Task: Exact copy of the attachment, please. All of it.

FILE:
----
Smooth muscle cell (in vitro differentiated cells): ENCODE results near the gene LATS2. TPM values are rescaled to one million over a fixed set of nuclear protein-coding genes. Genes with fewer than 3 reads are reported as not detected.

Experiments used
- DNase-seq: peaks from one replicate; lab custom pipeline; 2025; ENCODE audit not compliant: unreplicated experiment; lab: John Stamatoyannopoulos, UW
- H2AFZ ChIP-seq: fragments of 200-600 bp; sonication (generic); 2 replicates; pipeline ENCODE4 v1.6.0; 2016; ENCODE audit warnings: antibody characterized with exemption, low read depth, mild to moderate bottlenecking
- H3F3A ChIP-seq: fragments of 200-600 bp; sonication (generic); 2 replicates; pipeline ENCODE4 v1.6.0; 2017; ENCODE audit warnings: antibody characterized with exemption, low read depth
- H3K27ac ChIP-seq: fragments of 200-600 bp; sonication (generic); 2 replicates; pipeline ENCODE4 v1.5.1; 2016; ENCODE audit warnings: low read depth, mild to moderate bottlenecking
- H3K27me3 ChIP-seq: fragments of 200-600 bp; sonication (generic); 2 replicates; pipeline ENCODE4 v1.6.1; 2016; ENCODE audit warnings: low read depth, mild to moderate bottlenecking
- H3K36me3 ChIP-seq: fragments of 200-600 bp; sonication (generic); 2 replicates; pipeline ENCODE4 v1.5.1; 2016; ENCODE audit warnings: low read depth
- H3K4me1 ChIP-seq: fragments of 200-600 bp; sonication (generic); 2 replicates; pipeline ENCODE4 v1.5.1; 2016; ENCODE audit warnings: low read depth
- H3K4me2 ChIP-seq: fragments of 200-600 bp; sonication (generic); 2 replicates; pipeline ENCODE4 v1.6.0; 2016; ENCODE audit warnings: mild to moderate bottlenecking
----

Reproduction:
Smooth muscle cell (in vitro differentiated cells): ENCODE results near the gene LATS2. TPM values are rescaled to one million over a fixed set of nuclear protein-coding genes. Genes with fewer than 3 reads are reported as not detected.

Experiments used
- DNase-seq: peaks from one replicate; lab custom pipeline; 2025; ENCODE audit not compliant: unreplicated experiment; lab: John Stamatoyannopoulos, UW
- H2AFZ ChIP-seq: fragments of 200-600 bp; sonication (generic); 2 replicates; pipeline ENCODE4 v1.6.0; 2016; ENCODE audit warnings: antibody characterized with exemption, low read depth, mild to moderate bottlenecking
- H3F3A ChIP-seq: fragments of 200-600 bp; sonication (generic); 2 replicates; pipeline ENCODE4 v1.6.0; 2017; ENCODE audit warnings: antibody characterized with exemption, low read depth
- H3K27ac ChIP-seq: fragments of 200-600 bp; sonication (generic); 2 replicates; pipeline ENCODE4 v1.5.1; 2016; ENCODE audit warnings: low read depth, mild to moderate bottlenecking
- H3K27me3 ChIP-seq: fragments of 200-600 bp; sonication (generic); 2 replicates; pipeline ENCODE4 v1.6.1; 2016; ENCODE audit warnings: low read depth, mild to moderate bottlenecking
- H3K36me3 ChIP-seq: fragments of 200-600 bp; sonication (generic); 2 replicates; pipeline ENCODE4 v1.5.1; 2016; ENCODE audit warnings: low read depth
- H3K4me1 ChIP-seq: fragments of 200-600 bp; sonication (generic); 2 replicates; pipeline ENCODE4 v1.5.1; 2016; ENCODE audit warnings: low read depth
- H3K4me2 ChIP-seq: fragments of 200-600 bp; sonication (generic); 2 replicates; pipeline ENCODE4 v1.6.0; 2016; ENCODE audit warnings: mild to moderate bottlenecking